Troy House: 'Devastated' by mansion flats rejection
The Welsh Government's blocking of plans to turn a 17th Century mansion into flats will not be taken "lying down", councillors have vowed.
The Grade II* listed Troy House near Monmouth has been derelict for years and is said to need repairs urgently.
However, a planning inspector said fears of flooding outweighed the long-term preservation of the building.
Monmouthshire councillors agreed to invite First Minister Mark Drakeford to visit the site in a bid to win support.
Troy House was built by the Duke of Beaufort in the 1680s and was sold by his descendants to an order of nuns in the early 20th Century.
It became a convent and, in later years, an approved school.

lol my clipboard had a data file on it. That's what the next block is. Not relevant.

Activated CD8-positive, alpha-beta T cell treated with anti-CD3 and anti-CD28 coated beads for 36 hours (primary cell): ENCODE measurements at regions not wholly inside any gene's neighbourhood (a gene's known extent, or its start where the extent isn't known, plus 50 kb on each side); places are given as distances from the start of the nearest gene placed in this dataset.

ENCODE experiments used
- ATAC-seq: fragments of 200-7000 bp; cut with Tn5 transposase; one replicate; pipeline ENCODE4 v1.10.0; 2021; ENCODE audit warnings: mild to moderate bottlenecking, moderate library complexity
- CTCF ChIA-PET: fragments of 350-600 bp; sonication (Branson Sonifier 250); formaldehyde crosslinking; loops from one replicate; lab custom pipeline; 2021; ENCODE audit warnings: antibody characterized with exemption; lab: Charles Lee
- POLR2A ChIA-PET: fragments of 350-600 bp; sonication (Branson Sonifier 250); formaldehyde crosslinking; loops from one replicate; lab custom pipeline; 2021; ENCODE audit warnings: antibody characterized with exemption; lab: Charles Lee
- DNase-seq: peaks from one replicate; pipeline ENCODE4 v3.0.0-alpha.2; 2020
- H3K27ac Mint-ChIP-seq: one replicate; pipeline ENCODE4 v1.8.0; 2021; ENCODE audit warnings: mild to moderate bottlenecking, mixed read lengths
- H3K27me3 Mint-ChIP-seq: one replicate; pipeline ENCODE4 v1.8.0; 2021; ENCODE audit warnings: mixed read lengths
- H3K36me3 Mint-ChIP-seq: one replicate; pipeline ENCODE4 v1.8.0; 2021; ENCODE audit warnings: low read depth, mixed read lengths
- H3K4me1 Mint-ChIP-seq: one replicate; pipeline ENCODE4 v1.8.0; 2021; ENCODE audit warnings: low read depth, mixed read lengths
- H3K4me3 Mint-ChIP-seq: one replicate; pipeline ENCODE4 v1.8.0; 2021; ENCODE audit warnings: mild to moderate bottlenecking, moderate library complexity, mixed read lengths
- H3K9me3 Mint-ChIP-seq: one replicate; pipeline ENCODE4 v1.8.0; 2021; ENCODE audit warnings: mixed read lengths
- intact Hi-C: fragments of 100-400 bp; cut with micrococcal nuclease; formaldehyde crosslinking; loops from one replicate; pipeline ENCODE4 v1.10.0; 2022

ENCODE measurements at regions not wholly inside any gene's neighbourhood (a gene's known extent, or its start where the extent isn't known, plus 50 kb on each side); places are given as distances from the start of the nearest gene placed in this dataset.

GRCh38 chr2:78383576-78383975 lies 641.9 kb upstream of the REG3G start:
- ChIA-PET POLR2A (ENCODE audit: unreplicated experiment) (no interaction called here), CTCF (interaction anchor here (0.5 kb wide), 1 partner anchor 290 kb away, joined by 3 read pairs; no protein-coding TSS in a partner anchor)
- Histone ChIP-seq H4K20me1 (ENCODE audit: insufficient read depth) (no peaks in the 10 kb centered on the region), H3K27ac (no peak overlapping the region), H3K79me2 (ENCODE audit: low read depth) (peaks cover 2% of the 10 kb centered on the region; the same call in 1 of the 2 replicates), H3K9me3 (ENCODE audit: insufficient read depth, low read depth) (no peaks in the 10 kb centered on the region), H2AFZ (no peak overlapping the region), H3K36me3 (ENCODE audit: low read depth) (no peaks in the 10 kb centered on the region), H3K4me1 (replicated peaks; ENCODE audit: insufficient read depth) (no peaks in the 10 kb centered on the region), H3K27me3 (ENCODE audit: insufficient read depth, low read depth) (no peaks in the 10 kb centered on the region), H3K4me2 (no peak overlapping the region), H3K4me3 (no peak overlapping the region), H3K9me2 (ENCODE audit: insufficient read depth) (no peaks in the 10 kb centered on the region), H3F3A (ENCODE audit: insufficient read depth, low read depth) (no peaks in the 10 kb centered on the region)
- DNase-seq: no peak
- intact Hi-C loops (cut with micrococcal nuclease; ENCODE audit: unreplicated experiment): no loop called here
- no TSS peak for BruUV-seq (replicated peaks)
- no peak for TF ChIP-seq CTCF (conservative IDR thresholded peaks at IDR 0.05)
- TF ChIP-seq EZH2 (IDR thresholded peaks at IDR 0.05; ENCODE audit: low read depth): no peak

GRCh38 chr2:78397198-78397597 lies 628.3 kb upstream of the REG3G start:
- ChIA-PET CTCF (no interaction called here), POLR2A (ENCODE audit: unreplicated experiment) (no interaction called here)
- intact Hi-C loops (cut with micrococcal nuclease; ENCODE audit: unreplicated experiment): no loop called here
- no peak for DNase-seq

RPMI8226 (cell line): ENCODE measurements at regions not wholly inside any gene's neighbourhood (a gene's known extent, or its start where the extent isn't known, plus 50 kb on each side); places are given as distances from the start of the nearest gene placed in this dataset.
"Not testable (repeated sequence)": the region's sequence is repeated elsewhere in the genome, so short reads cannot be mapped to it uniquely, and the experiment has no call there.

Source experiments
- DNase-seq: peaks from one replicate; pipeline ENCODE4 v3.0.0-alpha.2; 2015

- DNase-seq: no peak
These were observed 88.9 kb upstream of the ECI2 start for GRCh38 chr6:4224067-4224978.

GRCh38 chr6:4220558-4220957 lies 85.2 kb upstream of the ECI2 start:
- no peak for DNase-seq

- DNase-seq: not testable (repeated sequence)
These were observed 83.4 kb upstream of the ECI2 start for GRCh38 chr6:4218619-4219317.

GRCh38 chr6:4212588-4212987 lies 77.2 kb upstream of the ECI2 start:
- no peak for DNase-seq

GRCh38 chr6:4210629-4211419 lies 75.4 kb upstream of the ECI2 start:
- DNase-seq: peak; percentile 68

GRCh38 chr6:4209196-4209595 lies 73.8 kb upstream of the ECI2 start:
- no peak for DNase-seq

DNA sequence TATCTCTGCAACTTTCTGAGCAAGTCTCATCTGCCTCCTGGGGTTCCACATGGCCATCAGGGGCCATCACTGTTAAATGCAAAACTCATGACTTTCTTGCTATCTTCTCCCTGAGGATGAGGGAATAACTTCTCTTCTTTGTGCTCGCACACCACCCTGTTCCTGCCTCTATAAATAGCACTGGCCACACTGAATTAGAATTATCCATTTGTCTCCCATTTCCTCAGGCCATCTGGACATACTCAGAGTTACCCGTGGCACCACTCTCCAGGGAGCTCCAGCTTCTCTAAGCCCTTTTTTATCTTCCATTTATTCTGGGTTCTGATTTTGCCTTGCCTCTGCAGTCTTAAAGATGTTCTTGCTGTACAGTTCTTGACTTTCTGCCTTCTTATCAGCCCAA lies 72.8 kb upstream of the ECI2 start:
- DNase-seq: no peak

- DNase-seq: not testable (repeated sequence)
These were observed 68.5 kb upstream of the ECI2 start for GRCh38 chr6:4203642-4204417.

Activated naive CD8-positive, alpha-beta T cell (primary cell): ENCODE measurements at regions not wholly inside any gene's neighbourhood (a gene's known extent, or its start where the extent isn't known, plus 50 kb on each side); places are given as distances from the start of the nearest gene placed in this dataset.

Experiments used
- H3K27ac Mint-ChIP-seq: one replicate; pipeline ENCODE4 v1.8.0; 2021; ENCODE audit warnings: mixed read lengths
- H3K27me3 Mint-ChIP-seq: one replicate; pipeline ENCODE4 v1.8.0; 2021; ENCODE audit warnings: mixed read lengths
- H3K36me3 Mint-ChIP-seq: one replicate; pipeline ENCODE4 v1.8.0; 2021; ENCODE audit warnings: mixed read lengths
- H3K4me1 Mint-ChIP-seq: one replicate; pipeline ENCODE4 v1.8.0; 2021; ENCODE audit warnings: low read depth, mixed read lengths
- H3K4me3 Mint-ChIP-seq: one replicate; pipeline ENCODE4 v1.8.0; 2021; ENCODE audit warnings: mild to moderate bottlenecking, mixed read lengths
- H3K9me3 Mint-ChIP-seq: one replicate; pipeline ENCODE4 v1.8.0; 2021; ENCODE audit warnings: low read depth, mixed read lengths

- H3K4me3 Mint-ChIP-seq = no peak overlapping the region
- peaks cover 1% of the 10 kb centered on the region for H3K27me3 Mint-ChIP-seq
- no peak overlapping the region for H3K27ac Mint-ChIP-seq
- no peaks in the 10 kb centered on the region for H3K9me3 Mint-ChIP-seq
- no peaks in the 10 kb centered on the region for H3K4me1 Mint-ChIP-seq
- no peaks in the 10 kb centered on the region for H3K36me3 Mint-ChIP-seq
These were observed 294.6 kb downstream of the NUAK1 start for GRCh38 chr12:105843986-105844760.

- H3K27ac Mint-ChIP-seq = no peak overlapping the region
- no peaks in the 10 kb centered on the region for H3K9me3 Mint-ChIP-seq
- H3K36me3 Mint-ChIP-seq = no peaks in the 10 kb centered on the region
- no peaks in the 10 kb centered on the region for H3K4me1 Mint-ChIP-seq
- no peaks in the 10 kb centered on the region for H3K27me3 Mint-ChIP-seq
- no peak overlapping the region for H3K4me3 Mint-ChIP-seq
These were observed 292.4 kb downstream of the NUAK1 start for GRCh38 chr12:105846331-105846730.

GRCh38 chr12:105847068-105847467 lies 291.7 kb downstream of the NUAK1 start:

The property fell into disrepair and is now on a register of buildings at risk, according to the Local Democracy Reporting Service.
Last year, Monmouthshire councillors approved a plan to develop 19 flats inside the listed building with 31 others in two new purpose-built wings and one more at the gatehouse as a means of preserving the premises.
But last month housing and local government minister Julie James overturned the decision after a planning inspector's report said the site was located almost entirely within a flood zone and was considered "highly vulnerable".
The building's owner Peter Carroll said it had never flooded "in living memory" and the plans would see the ground floor of the building raised to reduce any flood risk.
Labour councillor Roger Harris said the planning committee felt "devastated" by the decision.
"This is such a fantastic building in such a fantastic site that we should not take this lying down," he said.
Head of planning Mark Hand said the council was "very disappointed" with the decision and was now considering whether to take further action.
The local authority has until 18 July to decide on whether to mount a court challenge to the ruling.